Sravya Attaluri—who was born in India, grew up in Hong Kong and Korea and went to school at USC—has drawn herself into a career where she can, in her words, "uplift people with art about mental health, mindfulness and feminism".
As creative director for London-based organisation Our Streets Now, Attaluri recently worked on 'Crime not compliment', a high-profile campaign that called for legislation to combat public sexual harassment.
Though she's based in Hong Kong, Attaluri also serves as creative director with Sesh, a San Francisco startup working on online group support in the mental health space. She posts daily illustrations on her own Instagram, and has started Hello Colour, an online shop that "promotes mental wellbeing through its honest and vibrant products that make taking care and talking about mental health less scary and more fun". Earlier in her career she spent time with BCW Global and The Hoffman Agency in Hong Kong.
"Being third-cultured and (somewhat) bi-lingual, I often struggle to verbally communicate myself to different groups of people," Attaluri tells Campaign Asia-Pacific. "Miscommunication is so common and often the source of so many issues. Learning graphic design made me realize how visual communication allows me to surpass these language barriers and express myself to a global audience. I believe art has the power to be used as a universal language and my intent is to use these creative forms to unite, educate and empower others to create a positive social impact."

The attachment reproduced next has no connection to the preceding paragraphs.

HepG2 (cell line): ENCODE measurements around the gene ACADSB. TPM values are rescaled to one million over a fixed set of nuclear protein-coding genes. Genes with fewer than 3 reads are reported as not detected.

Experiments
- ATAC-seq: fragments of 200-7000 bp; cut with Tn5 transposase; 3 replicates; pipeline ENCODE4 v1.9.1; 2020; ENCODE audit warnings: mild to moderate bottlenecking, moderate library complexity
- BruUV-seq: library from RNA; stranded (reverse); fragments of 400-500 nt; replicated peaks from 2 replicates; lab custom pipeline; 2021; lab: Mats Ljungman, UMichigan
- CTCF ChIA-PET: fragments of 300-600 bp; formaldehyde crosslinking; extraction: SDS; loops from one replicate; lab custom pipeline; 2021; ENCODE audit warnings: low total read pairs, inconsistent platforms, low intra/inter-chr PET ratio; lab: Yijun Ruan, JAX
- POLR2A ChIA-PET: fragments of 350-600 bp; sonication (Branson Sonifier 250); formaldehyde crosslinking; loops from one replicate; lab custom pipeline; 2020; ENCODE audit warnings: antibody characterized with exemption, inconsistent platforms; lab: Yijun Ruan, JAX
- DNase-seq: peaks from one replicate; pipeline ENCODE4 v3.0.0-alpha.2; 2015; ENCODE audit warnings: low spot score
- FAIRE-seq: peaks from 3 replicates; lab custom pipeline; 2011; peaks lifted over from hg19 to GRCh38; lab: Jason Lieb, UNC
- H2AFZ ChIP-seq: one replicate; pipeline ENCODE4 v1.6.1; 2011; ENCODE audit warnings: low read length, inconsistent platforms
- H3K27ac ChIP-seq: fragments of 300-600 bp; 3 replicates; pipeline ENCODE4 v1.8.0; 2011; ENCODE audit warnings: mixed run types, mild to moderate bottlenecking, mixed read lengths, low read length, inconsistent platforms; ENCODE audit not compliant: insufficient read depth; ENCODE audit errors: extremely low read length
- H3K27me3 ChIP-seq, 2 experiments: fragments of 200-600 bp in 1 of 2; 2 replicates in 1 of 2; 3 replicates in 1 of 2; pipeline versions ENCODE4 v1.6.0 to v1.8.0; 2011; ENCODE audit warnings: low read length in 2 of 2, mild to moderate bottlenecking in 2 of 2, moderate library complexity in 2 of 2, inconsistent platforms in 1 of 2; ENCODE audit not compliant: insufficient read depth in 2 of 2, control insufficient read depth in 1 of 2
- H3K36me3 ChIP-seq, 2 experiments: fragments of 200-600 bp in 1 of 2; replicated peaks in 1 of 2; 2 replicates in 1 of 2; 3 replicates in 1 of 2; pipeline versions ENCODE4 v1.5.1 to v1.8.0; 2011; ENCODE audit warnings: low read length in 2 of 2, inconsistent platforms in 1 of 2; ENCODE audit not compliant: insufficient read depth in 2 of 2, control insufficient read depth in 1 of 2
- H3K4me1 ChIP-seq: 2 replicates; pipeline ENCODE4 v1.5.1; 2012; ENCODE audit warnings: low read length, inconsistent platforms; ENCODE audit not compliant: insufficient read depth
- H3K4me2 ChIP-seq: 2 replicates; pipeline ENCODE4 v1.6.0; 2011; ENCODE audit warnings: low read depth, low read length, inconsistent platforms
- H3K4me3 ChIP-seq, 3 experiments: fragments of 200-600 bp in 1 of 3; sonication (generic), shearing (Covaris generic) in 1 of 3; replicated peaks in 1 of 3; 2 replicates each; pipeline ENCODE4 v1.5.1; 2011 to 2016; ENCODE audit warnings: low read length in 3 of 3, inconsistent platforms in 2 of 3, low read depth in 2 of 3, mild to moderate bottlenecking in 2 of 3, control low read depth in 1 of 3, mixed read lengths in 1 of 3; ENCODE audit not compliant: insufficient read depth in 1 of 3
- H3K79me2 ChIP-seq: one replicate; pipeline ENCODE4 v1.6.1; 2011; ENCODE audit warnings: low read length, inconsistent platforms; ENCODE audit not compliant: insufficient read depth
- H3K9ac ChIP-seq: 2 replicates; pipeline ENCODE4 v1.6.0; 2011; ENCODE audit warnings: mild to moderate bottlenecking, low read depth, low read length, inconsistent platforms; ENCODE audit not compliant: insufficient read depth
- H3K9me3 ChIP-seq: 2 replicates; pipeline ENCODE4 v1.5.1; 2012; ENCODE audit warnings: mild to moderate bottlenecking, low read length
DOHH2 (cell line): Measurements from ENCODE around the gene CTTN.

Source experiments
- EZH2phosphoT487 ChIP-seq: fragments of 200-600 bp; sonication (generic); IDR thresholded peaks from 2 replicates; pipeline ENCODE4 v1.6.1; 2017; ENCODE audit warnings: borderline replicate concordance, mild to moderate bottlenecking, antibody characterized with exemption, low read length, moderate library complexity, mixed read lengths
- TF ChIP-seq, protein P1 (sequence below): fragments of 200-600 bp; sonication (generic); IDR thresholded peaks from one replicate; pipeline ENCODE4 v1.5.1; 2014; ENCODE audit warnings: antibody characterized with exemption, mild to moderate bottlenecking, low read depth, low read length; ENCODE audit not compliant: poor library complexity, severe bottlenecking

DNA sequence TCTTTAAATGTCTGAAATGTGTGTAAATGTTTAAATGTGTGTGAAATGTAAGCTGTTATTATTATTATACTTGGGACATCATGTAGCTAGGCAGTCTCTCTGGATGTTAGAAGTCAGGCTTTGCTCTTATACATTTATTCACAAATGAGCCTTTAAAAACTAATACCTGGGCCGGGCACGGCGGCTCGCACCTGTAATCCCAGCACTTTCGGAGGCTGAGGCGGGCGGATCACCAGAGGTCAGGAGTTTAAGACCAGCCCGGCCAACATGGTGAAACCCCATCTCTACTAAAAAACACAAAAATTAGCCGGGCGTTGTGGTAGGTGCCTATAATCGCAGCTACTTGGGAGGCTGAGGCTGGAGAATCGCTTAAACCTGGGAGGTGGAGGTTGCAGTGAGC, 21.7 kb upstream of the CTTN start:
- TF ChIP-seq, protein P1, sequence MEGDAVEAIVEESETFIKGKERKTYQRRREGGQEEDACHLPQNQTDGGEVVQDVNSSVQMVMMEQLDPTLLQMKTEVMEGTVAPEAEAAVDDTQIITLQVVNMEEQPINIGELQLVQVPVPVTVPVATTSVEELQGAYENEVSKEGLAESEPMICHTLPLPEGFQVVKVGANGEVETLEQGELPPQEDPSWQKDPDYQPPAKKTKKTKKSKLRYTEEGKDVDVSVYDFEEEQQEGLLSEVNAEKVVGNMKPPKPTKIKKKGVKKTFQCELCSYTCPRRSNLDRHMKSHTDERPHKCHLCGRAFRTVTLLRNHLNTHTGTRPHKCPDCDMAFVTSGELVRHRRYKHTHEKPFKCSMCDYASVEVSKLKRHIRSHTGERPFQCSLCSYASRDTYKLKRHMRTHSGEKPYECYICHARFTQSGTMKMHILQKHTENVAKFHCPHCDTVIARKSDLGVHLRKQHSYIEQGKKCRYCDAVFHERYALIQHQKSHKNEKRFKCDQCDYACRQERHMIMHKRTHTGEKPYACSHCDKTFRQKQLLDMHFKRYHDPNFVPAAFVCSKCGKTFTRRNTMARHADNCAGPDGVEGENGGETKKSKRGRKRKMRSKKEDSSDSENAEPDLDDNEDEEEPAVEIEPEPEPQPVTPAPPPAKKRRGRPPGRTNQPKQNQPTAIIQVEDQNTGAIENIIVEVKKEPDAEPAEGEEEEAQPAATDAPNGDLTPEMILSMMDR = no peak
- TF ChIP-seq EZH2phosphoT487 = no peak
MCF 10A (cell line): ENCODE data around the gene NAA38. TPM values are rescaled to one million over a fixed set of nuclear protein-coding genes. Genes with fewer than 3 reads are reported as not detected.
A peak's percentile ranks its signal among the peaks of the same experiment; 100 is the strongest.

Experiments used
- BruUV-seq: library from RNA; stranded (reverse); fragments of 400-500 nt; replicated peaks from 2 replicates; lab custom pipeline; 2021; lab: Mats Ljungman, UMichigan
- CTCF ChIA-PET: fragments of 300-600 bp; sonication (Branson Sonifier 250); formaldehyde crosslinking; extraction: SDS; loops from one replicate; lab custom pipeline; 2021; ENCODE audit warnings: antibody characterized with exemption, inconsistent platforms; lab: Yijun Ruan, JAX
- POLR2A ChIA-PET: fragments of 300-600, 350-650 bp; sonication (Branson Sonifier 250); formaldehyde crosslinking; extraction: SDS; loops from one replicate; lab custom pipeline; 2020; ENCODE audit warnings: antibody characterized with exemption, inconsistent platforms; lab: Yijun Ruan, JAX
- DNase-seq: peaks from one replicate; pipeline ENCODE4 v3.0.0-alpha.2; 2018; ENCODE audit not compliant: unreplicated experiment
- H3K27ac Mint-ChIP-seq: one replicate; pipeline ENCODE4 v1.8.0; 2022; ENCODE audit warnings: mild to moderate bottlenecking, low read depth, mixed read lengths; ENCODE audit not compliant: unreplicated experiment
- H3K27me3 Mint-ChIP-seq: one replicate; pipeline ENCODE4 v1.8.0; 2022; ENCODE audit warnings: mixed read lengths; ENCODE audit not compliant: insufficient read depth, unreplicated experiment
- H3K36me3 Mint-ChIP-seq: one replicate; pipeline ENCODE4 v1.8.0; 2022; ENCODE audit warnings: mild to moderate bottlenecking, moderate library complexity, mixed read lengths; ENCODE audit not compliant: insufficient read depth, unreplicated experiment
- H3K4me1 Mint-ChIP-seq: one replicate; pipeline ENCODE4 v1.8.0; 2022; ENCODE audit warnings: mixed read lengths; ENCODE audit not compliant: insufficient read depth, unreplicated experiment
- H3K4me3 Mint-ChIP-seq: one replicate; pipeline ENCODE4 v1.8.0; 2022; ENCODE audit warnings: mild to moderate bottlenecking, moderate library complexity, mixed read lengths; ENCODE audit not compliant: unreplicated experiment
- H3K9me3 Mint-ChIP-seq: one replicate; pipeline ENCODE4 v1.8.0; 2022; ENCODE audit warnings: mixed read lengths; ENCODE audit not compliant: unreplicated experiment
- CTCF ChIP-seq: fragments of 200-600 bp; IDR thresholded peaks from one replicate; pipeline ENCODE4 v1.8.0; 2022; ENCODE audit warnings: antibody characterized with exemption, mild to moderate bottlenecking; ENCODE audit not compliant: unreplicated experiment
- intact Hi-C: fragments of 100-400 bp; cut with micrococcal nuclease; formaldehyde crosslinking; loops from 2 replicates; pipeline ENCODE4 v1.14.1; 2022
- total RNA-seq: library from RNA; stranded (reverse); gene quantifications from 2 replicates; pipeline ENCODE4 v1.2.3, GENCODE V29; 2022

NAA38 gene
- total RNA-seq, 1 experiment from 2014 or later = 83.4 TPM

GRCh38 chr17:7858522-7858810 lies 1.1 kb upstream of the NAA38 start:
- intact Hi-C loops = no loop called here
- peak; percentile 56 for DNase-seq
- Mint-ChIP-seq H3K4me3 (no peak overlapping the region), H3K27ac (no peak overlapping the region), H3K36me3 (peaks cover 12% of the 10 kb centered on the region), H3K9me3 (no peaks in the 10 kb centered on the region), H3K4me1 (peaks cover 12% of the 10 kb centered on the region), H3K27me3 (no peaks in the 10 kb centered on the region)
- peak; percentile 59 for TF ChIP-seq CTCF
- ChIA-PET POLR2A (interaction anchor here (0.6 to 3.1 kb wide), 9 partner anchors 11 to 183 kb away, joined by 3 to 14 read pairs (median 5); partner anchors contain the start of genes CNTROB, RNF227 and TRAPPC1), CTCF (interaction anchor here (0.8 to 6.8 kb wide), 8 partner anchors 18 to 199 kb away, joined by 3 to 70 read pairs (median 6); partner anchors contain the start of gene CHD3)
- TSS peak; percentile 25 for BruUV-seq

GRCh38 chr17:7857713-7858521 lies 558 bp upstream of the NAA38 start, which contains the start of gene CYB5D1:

On her own website, Attaluri states that she has used art to visualize her life experiences, including grief, depression, journey to mindfulness, and pursuit of happiness. "The outcome was not only powerful and moving, but also resonated with many others," she says. "This made me realize the power and impact that good design and illustration can have on society. I want to work with like-minded individuals and brands to impact communities through illustration and graphic design."
|You've arrived at Inspiration Station, a weekly look at imaginative and artistic work from creators of all kinds across Asia-Pacific. Or sometimes, we might ask a creative about what they're inspired by outside of work. Step off for a minute to recharge your creative batteries and find inspiration for that next big idea of yours further down the track.|